sales analysis. there may be little or no synergy among the segments. V) FULL MARKET COVERAGE: When the firm attempts to serve all customer groups with all the products that they might need. Segment Interrelationships and Super segments: In selecting more than one segment. promotion. Intersegment Cooperation: The best way to manage segments is to appoint segment managers with sufficient authority and responsibility for building their segment's business. In it a company can build strong reputation in the specific product area. Socially responsible marketing calls for segmentation and targeting that serve not just the interests of the company but also the interests of those targeted. The downside risk is that the product may be supplanted by an entirely new technology. Promotion costs: The company has to reach different markets segments with different promotion programs. but each segment promises to be a money maker. Only very large firms can undertake a full market coverage strategy. Manufacturing cost: It is usually more expensive to produce 10 units of 10 different products than 100 units of one product. the result is increased promotion-planning costs and media costs. Selection can be made in any of the following five patterns I) SINGLE SEGMENT CONCENTRATION: The most simplest case in which company selects only one segment and concentrates on it. Administrative cost: for separate marketing plan for each market segment. 29 . The competitors must not know to what segment(s) the firm will move next. performance and technology side. This multi-segment coverage strategy has the advantage of diversifying the firm's risk. At the same time. IV) MARKET SPECIALIZATION: Here the firm concentrates on serving many needs of a particular custom group. A super segment is a set of segments sharing some exploitable similarity. b) Differentiated Marketing: In it firms operate in several market segments and designs different programs for each segment. each objectively attractive and appropriate. Large firms can cover a whole market in two broad ways through undifferentiated marketing or differentiated marketing.Notes on Marketing Management Prepared by Muhammad Akhlaq Khan 2 1 2 3 4 II) The companies objectives and resources. It relies on mass distribution and mass advertising. Selecting the Market Segment. differentiated market creates more total sales than undifferentiated It also increase the cost of business the following are the costs: Product modification cost: Modifying a product to meet different market segment requirements usually involves more research and development. Companies should also identify and try to operate in super segments rather than in isolated segments. and 4) intersegment cooperation. given the firm's objectives and are resources. the company should pay close attention to segment interrelationships on the cost. Ethical Choice of Market Targets: Market targeting sometimes generates controversy like cigarette markets have generate much controversy. forecasting. planning and channel management. In market targeting the issue is not who is targeted but rather how and for what. It design a product and a marketing program that will appeal to the broadest number of buyers. Inventory Costs: It is usually more to manage inventories containing many products than inventories containing few products. It focuses on buyers needs rather than differences among buyers. a) Undifferentiated Marketing: In it the firm ignores market-segment differences and goes after the whole market with one market offer. segment managers should not be so segment-focused as to resist cooperation with other company personnel to improve overall company performance. 3) segment-by-segment evasion plans. After evaluating the firm decide to which and how many segments to serve. Even if one segment becomes unattractive the firm can continue to earn more in other one. This requires extra marketing reach. ADDITIONAL CONSIDERATION IN EVALUATING AND SELECTING SEGMENTS: Following four more considerations must be taken into account in evaluating and selecting segments: 1) Ethical choice of market targets. it is wise to enter one segment at a time and conceal its grand plan. II) SELECTIVE SPECIALIZATION: Here the firm selects a number of segments. 2) segment interrelationships and super segments. Segment By Segment Invasion Plans: Even if the firm plans to target super segment. engineering and special tooling costs. III) PRODUCT SPECIALIZATION: When the firm concentrates on making a certain product that it sells to several segments.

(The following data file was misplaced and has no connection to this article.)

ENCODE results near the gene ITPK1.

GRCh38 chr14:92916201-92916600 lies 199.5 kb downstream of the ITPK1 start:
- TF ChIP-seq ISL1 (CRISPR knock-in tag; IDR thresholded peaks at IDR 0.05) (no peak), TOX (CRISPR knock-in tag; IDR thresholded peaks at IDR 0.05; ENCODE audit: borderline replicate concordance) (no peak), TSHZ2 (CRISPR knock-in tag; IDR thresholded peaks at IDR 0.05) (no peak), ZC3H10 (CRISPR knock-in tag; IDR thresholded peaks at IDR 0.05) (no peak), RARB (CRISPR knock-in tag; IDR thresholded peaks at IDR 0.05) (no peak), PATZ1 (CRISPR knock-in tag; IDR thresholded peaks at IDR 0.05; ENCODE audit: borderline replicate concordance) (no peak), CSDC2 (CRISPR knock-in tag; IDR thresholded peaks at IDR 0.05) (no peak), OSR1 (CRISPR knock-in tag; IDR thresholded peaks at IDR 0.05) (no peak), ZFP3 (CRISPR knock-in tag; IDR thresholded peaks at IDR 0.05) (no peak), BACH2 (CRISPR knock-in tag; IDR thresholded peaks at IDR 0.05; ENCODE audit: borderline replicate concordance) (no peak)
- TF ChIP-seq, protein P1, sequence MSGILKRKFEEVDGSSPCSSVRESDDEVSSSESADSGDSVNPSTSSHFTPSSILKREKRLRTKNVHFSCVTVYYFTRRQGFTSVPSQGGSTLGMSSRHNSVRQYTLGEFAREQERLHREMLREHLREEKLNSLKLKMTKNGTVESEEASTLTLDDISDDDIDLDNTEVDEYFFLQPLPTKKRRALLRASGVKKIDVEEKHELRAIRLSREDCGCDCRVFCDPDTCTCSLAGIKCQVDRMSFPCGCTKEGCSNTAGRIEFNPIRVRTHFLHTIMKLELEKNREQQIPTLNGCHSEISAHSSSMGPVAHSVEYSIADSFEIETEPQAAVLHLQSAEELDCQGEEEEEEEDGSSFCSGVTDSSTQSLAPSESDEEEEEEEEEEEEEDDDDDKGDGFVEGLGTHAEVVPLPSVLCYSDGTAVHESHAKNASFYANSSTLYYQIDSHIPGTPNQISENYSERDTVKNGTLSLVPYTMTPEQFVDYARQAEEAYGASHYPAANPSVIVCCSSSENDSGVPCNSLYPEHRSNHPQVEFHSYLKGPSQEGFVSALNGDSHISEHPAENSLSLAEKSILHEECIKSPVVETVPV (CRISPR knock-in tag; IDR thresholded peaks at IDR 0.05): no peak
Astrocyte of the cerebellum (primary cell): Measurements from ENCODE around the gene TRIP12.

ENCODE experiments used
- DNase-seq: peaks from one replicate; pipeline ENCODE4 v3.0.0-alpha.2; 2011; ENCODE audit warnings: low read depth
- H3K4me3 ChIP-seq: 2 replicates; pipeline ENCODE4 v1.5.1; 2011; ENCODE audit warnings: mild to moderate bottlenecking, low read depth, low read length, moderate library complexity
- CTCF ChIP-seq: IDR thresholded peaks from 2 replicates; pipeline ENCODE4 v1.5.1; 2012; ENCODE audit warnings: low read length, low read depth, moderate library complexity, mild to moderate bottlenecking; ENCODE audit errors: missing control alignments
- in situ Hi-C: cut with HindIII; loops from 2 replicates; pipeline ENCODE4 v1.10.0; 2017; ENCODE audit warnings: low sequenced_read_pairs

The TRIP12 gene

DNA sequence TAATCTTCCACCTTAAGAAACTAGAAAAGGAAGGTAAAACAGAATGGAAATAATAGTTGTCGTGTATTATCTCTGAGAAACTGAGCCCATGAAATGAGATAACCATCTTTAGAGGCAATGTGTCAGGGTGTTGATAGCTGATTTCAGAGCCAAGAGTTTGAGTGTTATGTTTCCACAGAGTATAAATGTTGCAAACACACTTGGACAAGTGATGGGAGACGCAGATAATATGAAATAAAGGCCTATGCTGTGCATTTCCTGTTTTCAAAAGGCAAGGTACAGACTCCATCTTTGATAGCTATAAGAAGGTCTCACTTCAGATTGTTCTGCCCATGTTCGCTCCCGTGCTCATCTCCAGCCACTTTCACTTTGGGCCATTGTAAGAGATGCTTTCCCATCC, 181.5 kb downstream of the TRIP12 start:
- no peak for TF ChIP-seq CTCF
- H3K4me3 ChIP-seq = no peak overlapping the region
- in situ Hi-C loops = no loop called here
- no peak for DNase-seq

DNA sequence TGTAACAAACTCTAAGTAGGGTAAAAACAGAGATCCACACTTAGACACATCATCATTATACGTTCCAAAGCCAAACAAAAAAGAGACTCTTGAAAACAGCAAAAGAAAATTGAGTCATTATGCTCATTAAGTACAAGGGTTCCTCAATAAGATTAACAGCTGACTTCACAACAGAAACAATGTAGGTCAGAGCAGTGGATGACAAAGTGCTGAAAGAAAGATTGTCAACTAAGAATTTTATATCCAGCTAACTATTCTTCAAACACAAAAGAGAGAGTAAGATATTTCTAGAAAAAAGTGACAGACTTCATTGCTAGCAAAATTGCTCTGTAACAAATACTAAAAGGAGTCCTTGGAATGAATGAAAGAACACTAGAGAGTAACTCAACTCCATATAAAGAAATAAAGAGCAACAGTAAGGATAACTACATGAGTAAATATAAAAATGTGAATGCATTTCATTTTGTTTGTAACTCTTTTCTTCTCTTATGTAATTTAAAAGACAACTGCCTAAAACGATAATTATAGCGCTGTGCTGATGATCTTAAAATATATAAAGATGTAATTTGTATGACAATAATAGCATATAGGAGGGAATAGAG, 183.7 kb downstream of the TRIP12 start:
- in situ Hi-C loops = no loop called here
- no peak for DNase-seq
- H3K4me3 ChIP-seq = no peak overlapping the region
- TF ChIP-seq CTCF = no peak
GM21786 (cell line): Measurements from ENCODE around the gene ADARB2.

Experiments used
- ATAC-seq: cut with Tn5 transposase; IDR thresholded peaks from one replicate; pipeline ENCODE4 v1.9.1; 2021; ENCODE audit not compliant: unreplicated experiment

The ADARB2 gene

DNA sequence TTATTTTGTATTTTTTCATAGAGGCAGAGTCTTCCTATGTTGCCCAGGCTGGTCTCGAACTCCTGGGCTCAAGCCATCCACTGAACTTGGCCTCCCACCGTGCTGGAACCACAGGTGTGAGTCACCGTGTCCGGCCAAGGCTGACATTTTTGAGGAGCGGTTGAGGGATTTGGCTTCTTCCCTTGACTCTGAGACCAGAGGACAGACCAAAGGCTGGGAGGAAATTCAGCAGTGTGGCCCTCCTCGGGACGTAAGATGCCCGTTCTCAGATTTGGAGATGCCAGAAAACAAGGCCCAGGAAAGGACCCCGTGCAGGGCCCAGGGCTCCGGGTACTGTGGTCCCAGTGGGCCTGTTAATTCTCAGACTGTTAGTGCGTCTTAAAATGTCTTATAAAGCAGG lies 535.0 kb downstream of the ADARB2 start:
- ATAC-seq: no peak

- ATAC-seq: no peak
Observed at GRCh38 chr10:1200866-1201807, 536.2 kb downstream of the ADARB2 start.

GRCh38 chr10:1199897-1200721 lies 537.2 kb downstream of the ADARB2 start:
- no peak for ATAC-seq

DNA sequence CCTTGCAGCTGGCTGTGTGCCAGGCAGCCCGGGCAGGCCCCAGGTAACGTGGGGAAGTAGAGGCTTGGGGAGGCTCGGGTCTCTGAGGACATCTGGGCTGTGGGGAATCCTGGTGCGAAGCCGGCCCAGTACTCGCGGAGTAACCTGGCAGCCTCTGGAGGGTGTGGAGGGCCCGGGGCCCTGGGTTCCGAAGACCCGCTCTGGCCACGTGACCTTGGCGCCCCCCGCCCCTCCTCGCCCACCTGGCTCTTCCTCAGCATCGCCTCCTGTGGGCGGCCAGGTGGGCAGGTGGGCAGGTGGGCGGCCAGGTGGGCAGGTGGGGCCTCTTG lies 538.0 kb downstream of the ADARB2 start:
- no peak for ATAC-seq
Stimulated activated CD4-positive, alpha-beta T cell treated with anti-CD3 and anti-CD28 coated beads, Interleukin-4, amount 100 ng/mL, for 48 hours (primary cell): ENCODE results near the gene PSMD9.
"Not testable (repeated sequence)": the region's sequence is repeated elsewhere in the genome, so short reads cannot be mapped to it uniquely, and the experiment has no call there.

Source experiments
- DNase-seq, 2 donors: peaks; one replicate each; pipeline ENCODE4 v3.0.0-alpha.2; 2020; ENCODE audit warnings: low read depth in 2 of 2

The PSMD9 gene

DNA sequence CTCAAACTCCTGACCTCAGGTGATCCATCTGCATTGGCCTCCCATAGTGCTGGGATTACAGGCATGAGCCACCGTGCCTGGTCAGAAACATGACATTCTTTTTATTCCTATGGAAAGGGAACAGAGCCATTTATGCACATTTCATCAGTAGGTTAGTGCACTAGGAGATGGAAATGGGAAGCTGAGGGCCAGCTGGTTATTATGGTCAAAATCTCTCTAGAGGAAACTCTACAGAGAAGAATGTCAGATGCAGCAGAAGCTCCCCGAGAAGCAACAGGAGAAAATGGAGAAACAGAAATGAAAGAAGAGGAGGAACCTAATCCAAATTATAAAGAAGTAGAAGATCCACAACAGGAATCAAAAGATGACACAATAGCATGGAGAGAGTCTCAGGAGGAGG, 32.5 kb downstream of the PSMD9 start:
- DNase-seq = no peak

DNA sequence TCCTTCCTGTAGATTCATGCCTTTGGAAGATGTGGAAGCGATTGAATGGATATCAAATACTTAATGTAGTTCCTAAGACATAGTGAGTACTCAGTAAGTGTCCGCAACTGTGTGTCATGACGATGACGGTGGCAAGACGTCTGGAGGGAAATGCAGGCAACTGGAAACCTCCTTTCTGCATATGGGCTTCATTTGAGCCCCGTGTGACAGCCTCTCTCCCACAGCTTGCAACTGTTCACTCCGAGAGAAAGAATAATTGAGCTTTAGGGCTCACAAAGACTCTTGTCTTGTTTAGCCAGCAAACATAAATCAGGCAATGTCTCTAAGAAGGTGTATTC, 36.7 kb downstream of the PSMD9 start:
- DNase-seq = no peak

It is the totality of features that affect. 2)delivery. for several reasons. e. and 7) few others. 4) customer training. CUSTOMER TRAINING: It refers to training the customers' employees to use the vendor's equipment properly and efficiently. Style describes the product's looks and feel to the buyer. Product Differentiation: Differentiating the physical products. who can a small company can compete against industry leaders? One answer is by differentiating its product and avoiding direct competition. How exactly can a company differentiate its product form competitors. chicken. At the other extreme are products capable of high differentiation. Companies therefore. construction. special rewards for loyal users. e. The main product differentiation’s are 1) features. Buyers of heavy equipment expect good installation service from the vendor. steel aspirin. companies making special machinery for selected market segments. and furniture. CONFORMANCE QUALITY: Is the degree to which all the produced units are identical and meet the promised target specifications. 5) customer consulting. D)Channel. constantly about new feature and benefits to win the attention and interests of customers. entertain more lavishly. and 7) design. 4)reliability. e. DELIVERY: Refers to how well the product or service is delivered to the customer. e. TOOLS FOR COMPETITIVE DIFFERENTIATION: DIFFERENTIATION is the act of designing a set of meaningful differences to distinguish the company's offering from competitors' offering.g. Even when they succeed their competitors adopt such their value package and thus competitive advantages lasts only for a short time. how a product looks and functions in terms of customer requirements. RELIABILITY: It is the measure of the probability that a product will not malfunction or fail within a specified time period. At one extreme the products are highly standardized and allow little variation. They provide new guarantees. 3) installation. INSTALLATION: Installation is the work done to make a product operational in its planned location.g. 6) maintenance and repair. Service Differentiation: In addition to differentiating its physical product a firm can also differentiate its services. B)Service. and so on. 3)durability. 30 A 1 2 3 4 5 6 7 8 B 1 2 3 4 . Industries are of four types: 1 VOLUME INDUSTRY: A Industry in which companies can gain only a few but large competitive advantages. Here profitability is correlated with company size and market share. but each opportunity for competitive advantage is small. Companies are constantly trying to differentiate their market offering or value package from competitors. There are five dimensions A) Product. 5)reparability. ORDERING EASE: It refers to how easy it is for the customer to place an order with the company. Third a competitor will usually find a lower-cost production method and offer an even cheaper version. If the firm did not distinguish its offering in any other way than price. steel industry. need to think. buildings.Notes on Marketing Management Prepared by Muhammad Akhlaq Khan CHAPTER-10 Differentiating and Positioning the Market Offering In an industry know for intense competition. Buyers normally will pay a premium for product with more reliability. PERFORMANCE: Refers the level at which the product's primary characteristics operate. REPARABILITY: Buyers prefer products that are easy to repair. It includes the speed. 4 SPECIALIZED INDUSTRY: An industry in which companies faces more opportunities for differentiation and each differentiation can have a high payoff. STYLE: Buyers are normally willing to pay a premium for products that are attractively styled. the dye to competitive success often lies in adding more value-adding services and improving their quality. Yet even here. First cheaper products are often viewed as inferior in quality. 2) performance. new conveniences and enjoyments. DURABILITY: Durability is the measure of the product's expected operating life under natural and / or stressful conditions. 3 FRAGMENTED INDUSTRY: Where company faces many opportunities for differentiation. 6) style. such as automobiles. 2 SEGMENTED INDUSTRY: An industry in which there are only few competitive advantages and each is small. second the firm may cut services to keep the price down which may alienate buyers. The main service differentiation’s are 1) ordering ease. C) Personnel. or E)Image. but these are small advantages. genuine variation is possible. Companies that differentiate their offering solely by cutting their costs and price may be making a mistake.g. Here it is difficult to differentiate its product or decrease its cost Companies try to higher better salespeople. When the physical product cannot easily be differentiated. In it a company can strive for low cast position or the highly differentiated position. DESIGN: A most patent way to differentiate and position a company's products and services." The number of differentiation’s varies with the type of industry. it will be soundly beaten by the competitor. accuracy and care attending the delivery process. FEATURES: Features are characteristics that supplement the product's basic function.g.